The Major saw Generals Bragg, Cheatham, Tilghman, Buckner, and others and talked with them. General Bragg said the Battle of Perryville was the most closely contested fight of the war. Our men supposed that they were only fighting the rear guard of Bragg's army in whose pursuit they were, but after an artillery duel at long range which lasted for some time, they discovered that the whole of Bragg's army was pitted against them. The Major says, had Buell sent two brigades to their aid at 4 p.m. who were but from one to four miles distant, the Rebels, who were defeated, would have been captured or broken up. 

The Major says the Rebels fought with desperate bravery. They attempted, at one stage of the fight, to flank his batteries. They marched up in line right deep and although the grape from his guns made chasms in the line yards in width, they would close up and march steadily on. Mortal men could not endure the fire, however, and they at length fell sullenly back. At one time there was a hand to hand fight over Parson's Battery, in which clubbed muskets were used. The battery was three times captured by the Rebels and three times taken by our own men. It was during these close and desperate encounters that the brave General Terrill fell.

Major Cotter lost none of the 26 guns under his command and escaped any serious injury. Riding through a cornfield, a 12-pdr ball struck the ground directly beneath his horse's belly, the concussion knocking horse and rider completely over amid a cloud of dust. The Major then mounted a cavalry horse he found and had not been on him long before a solid shot came along and struck the horse in the hip. The Major's leg was badly sprained by the horse falling on it. He then went back and got his first horse which had recovered from the shock and scare to which the 12-pdr shot had treated him. The horse was a favorite of the Major's and he regretted being compelled to leave it with the Rebels.

The Rebels had 63 pieces of artillery and our side had 43. The determined bravery evinced on both sides is warmly spoken of by Major Cotter. He said for 40 minutes each line stood a murderous fire from the other line without wavering. During the artillery firing, which opened the engagement, three of the enemy's pieces were dismounted by our artillerists as a Rebel officer admitted to Cotter. None of our pieces were dismounted by the enemy.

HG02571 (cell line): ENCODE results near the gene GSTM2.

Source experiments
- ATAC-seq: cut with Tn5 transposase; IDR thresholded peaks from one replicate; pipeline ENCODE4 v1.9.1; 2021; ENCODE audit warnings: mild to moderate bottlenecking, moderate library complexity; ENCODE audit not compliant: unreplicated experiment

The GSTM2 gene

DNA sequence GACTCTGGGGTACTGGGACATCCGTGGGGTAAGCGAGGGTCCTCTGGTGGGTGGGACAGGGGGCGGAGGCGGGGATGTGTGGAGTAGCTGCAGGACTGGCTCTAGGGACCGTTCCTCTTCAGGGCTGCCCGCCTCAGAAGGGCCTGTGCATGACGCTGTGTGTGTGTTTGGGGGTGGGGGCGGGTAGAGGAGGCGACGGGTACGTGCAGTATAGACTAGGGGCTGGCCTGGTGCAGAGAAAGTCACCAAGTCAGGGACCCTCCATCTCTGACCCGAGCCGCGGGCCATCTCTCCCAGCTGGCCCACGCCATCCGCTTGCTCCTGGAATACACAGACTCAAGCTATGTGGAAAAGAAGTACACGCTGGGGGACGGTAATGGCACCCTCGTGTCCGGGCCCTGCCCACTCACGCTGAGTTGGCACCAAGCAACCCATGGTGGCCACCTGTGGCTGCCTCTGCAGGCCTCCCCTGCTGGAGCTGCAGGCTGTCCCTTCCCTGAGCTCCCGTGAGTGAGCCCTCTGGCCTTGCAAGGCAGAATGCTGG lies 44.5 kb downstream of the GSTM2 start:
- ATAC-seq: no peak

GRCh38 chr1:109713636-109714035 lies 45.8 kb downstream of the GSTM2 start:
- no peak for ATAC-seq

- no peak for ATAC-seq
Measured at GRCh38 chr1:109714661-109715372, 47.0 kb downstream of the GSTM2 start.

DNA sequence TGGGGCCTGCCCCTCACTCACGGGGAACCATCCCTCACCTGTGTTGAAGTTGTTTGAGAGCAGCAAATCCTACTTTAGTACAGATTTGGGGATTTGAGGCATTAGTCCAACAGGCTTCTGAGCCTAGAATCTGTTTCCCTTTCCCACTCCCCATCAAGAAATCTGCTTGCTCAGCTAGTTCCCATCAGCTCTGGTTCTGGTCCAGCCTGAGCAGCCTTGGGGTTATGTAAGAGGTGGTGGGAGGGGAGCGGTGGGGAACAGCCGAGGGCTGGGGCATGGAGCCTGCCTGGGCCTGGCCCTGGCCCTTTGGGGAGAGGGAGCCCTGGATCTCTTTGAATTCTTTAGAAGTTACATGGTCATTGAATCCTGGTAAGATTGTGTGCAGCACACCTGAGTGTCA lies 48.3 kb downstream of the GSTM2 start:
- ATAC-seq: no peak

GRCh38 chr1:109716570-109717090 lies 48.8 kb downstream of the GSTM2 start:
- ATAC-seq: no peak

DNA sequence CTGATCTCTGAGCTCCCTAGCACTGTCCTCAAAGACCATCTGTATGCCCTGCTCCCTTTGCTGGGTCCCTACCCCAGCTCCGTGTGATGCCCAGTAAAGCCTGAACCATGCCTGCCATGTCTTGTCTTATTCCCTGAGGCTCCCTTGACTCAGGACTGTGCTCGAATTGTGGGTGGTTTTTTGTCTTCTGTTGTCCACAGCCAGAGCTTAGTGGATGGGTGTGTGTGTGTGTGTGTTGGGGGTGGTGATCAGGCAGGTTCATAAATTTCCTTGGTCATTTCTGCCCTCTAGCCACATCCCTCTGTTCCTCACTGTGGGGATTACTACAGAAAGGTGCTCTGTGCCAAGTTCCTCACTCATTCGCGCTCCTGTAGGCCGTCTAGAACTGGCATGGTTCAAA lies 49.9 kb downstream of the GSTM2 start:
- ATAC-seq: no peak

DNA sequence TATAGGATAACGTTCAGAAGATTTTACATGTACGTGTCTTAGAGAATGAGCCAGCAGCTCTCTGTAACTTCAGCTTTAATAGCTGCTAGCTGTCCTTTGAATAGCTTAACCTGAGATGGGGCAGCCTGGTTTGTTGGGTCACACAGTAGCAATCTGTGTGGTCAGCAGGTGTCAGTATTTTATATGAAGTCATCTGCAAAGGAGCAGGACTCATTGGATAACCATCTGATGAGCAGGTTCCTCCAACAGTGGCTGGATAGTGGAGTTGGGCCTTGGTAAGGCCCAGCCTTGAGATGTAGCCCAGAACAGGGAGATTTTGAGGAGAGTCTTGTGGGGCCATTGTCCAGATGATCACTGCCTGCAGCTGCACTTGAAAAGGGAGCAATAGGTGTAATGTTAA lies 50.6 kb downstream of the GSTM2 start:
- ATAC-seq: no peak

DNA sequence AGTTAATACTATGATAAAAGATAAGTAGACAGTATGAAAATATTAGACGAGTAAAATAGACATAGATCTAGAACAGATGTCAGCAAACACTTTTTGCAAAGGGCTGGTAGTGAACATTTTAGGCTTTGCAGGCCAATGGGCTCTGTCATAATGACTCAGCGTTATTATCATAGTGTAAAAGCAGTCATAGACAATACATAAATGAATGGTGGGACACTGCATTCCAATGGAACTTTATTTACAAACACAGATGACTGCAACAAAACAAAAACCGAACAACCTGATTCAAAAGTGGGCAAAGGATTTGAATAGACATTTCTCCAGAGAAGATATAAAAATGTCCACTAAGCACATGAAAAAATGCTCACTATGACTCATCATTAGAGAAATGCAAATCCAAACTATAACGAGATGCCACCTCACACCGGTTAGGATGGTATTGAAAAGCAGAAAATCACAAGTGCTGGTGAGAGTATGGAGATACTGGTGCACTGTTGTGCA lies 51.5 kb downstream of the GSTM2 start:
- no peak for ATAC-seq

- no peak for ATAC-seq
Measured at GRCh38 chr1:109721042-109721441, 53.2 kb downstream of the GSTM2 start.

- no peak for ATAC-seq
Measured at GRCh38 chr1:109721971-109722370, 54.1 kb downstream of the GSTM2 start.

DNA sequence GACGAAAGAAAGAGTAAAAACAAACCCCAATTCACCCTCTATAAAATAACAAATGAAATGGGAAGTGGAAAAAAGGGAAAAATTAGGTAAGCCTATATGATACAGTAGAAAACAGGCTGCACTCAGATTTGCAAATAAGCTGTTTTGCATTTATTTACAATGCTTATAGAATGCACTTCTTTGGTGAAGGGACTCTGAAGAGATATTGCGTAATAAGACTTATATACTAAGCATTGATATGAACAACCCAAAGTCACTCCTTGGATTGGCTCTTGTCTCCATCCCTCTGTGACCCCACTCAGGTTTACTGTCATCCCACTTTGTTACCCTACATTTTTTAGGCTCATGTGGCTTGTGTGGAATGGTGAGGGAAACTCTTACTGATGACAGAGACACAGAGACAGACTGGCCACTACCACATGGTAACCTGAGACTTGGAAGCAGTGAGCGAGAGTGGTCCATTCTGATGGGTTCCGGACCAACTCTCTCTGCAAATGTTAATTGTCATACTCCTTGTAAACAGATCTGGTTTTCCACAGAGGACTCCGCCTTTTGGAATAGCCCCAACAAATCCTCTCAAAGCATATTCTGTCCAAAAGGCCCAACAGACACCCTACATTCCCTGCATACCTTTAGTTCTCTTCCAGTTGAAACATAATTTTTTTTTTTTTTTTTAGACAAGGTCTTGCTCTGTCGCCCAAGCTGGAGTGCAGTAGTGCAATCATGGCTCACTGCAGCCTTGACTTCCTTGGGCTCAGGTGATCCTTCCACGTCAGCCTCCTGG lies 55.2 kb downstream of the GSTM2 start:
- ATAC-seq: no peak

Confederate prisoners of war from the 20th Tennessee Infantry taken at Missionary Ridge more than a year after Perryville. (Library of Congress)

The Major found the Confederate soldiers in a condition of great filth and destitution. Some of them had shirts made of carpets, table cloths, old calico dresses, blankets, etc. They were greasy from head to foot. They carry their rations of pork in a haversack by their side and the grease running down their pantaloons, which are wore as long as they will hang together, gives them a filthy appearance besides creating an odor perfectly sickening. The Major says it "turned his stomach." 

Field officers can be distinguished but line officers cannot. Colonel have three stars on the collar, lieutenant colonels two, and majors one. Sometimes a line officer has on a sword or a sash captured from a Federal officer, and he is usually very proud of it. The men look pale and callow on account of hard marching and short rations. They told the Major that when they came from Chattanooga they marched seven days with rations of three ears of corn, each picking up a little something on the way. They are desperate, and fight desperately. They said they didn't want to fight the Western troops but expressed very sanguine desires with regards to meeting the Yankees. They wanted to know if we in the North were getting about sick of the war. They said they were, but added that they would never be subjugated. Lincoln's proclamation [Emancipation Proclamation] was denounced with great bitterness by Bragg, Polk, and the rest. 

A determined unidentified Confederate with an huge Bowie knife, musket, and revolver. Cotter said that men like these told him that they were tired of the war but would never be subjugated. 


  1. I read this with great interest. Perryville is one of my Faves. I have been there many times and have met great friends there. My GGG Uncle Captain Leroy S Bell 3rd OVI fought in the battle under McCook/Rousseau/Lytle/Beatty.